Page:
A summer Saturday afternoon in the 80’s.
But you do it every other day, he won’t know the difference.
“I can’t. He’ll know they’re for me this time.”
“He won’t sell to me anyway, I look ten. He knows you.”
I’m fourteen. I walk downstairs and into the convenient store we live above.
“Winston soft pack please.”
I hand Shocky a dollar, accept my prize, turn and leave. Once outside, I dart up to my apartment emitting a high pitched squeal, as if a ghost is on my tail.
Allison and I race over to Washington school, sure the Winstons hiding in my pocket have some way of announcing their presence to the entire town. Up the wall we scale, onto the roof, tucked in a hidden corner. She lights up first. We’re giggling as if aiming toxins at our lungs is cause for celebration. We’re petrified, thinking as clearly as the tiny stones beneath our feet. I follow. We’re still giggling. We see a cop car, no lights, no hurry, drive down Main street when we peek around the second floor wall. Sure we’re about to be busted, leaving eighteen cigarettes behind, we scramble down the wall and speed back to my place, entering through the front door breathless and excited.
Allison and I like our roof top corner. Every few days we return to smoke a cigarette, just one. Our girlish fear fades. We’re having a now and then adventure, the way we go to the beach a few times a week or slide down my steep front stairs with pillows tied to our seats after school when we can’t think of anything else to do.
Gymnastics season hasn’t started yet at the high school. It’s 4pm, I’m downtown, out front of McDonalds, hanging out with a newly familiar group of kids. One lights up. Then another. I ask for a cigarette, light up too. Just like on the roof, only we’re not hiding. I’m not a child anymore. The wind lifts my hair, brushes past my smile, colors the scene happy. An hour later I want another cigarette. The next day, I walk into the convenient store and buy two packs of Winstons from Shocky.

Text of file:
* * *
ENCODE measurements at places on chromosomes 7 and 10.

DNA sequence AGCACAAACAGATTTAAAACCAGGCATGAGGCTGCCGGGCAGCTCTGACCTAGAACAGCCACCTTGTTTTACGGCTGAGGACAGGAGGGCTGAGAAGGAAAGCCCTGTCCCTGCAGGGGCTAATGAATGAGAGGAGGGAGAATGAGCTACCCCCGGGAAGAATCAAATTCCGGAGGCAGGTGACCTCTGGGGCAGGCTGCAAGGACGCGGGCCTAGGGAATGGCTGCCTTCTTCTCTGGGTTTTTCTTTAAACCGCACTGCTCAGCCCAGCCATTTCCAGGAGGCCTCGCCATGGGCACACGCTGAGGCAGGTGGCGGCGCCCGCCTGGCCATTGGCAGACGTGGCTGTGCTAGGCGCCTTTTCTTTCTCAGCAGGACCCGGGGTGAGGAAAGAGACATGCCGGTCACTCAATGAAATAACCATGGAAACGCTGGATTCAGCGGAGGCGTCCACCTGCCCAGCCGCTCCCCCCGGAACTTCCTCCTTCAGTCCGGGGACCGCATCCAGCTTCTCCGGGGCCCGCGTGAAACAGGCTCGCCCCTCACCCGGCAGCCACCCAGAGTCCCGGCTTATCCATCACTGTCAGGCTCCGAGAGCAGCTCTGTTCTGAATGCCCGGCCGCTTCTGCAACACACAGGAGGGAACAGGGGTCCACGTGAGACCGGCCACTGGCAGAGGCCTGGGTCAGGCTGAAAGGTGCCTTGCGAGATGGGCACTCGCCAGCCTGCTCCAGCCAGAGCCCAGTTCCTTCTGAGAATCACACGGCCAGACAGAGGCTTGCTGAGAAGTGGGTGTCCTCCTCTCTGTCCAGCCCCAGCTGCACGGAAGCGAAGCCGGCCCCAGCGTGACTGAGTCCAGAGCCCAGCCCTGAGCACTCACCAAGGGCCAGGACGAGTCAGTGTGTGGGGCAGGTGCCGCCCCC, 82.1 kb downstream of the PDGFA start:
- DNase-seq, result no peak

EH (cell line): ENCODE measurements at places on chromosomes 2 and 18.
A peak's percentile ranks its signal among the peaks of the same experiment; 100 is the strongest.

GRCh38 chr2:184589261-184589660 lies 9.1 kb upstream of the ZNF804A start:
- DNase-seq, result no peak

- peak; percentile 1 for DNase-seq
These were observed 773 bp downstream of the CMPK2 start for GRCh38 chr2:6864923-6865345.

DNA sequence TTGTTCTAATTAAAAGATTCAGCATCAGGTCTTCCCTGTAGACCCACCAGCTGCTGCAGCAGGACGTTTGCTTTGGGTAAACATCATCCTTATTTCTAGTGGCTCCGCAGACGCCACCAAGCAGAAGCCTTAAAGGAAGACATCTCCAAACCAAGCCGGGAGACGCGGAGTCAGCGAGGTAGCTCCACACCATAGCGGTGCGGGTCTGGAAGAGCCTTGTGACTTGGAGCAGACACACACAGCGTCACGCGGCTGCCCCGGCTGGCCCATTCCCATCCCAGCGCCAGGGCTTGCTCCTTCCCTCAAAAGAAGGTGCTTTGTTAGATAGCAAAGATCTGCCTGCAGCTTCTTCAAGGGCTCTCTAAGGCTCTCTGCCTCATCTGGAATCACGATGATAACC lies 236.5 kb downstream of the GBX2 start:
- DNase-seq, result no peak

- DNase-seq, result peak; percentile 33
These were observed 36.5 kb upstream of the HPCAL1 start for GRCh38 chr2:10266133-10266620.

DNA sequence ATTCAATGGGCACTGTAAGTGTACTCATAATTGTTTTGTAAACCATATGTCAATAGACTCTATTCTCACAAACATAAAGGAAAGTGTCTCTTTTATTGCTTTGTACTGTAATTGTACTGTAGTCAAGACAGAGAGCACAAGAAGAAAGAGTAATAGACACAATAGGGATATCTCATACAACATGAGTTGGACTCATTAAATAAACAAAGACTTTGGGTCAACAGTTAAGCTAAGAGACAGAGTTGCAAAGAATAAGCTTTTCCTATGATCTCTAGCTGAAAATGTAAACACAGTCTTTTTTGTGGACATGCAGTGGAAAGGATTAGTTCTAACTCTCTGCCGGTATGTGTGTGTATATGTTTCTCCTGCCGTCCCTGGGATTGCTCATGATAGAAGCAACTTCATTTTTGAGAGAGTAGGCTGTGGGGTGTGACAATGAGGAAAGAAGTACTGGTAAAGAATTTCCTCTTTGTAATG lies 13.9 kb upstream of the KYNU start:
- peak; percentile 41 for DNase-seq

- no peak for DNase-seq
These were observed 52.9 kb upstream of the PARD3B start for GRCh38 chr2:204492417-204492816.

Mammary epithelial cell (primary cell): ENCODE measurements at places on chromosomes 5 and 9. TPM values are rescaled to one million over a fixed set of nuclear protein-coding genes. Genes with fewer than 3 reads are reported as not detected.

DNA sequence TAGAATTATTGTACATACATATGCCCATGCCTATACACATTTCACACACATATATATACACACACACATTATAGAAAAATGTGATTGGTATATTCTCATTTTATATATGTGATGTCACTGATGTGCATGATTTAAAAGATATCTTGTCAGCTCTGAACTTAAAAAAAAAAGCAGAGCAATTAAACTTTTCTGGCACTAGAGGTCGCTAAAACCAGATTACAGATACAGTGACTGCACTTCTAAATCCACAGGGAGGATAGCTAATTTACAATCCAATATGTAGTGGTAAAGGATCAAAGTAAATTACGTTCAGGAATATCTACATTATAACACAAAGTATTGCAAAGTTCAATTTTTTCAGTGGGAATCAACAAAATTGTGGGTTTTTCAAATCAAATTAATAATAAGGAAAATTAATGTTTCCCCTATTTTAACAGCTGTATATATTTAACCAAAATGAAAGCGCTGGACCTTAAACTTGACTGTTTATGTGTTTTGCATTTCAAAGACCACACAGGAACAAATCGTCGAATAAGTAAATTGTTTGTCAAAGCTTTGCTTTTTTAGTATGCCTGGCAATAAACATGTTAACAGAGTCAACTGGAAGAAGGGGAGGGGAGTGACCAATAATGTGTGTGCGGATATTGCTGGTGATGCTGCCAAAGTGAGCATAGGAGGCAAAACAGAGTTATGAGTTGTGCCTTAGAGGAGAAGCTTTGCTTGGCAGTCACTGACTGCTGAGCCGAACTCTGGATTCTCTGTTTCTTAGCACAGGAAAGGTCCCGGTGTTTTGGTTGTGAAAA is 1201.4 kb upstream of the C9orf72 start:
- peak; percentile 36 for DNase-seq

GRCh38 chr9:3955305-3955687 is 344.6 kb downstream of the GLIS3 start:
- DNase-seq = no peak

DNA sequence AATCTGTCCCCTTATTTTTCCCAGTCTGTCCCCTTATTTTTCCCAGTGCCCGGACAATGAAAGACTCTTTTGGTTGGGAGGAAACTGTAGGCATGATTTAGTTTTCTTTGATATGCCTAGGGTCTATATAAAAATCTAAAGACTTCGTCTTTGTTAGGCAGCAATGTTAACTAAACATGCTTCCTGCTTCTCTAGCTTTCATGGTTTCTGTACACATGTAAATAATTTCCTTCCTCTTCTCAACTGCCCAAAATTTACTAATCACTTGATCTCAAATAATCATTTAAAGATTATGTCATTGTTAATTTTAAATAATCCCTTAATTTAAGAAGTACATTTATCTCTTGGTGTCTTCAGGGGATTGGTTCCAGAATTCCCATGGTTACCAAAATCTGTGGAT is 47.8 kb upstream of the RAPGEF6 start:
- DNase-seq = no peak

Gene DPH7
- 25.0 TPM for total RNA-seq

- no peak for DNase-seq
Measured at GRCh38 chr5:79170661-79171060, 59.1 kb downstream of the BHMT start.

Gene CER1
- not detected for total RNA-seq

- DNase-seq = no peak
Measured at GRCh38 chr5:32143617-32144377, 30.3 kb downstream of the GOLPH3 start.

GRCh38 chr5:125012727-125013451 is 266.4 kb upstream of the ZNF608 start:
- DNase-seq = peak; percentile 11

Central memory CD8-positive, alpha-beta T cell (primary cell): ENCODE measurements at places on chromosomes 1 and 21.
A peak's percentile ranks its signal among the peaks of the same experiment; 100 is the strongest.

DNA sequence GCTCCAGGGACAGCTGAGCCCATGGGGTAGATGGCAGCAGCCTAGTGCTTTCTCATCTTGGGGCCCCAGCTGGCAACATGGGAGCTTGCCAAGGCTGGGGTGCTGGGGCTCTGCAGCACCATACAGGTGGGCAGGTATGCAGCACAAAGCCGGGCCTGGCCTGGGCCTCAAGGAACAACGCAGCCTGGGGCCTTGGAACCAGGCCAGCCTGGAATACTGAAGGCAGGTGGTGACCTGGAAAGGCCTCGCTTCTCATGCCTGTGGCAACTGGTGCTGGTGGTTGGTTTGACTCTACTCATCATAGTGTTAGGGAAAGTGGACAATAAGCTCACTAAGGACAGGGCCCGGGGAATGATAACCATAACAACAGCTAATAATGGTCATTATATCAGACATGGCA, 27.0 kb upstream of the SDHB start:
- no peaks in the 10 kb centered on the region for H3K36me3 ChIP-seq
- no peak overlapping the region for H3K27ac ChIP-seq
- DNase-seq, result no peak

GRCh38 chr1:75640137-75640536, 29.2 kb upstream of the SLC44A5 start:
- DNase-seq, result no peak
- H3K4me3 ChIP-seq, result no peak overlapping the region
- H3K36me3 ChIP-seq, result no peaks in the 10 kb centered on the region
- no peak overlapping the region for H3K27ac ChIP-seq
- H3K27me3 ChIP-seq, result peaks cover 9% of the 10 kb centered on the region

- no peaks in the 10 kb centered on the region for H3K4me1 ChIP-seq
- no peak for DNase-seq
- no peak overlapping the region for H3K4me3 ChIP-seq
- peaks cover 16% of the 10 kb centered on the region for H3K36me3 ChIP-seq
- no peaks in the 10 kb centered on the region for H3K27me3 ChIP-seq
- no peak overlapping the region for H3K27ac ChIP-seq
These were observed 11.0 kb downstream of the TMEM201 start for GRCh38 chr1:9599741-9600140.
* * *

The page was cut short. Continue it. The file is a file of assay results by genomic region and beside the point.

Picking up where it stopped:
Late Freshman year, barely after dawn, between getting dressed and gathering books into my backpack, I take a last drag off a Newport then squash it into a large, round silver ashtray sitting on my dresser. I’m ready to walk to school.
Sixteen years old, on my day off from IHOP, I’m in the back room of a downtown cafe, (my haven) behind the dish washing area, next to the bathrooms. I sit alone at a small square table with a half sized spiral, “Johnathon Livingston Seagull,” a latte, an ash tray and a pack of Marlboro 100’s.
I’m twenty three, living in the bedroom of a girl I never met in a town I’ve never been to until now. Her parents are friends of my mom. She asked if I could live with them while I get back on my feet (again). Before I go out looking for a job each January day, I sit on their front steps with a hot cup of strong coffee, my notebook and a pen. After putting out my morning cigarette, I head back in, drop the butt into their kitchen garbage and head out into the still-too-big world.
After living there a week, Elliot asks me to collect my butts outside and dispose of them away from their house. Their kitchen is beginning to smell like an ash tray. I’m amazed. I can’t smell a thing.
I’ve been sweating in a green polyester lace-lined dress all day, serving lunch to those who prefer a presentation for their wine service, fine maroon carpets and stain glass views. I’m Twenty four, in my own apartment and finally experiencing a small bit of stability. I’m sitting on the end of my couch. Next to me is a second-hand end table with a black plastic ashtray holding a burning cigarette, a glass of orange juice, a couple sugar cookies and a six inch table top fan pointed toward the kitchen. I’m reading Garrison Keillor’s “Lake Wobegon Days,” laughing at how illogical and fragile people can be.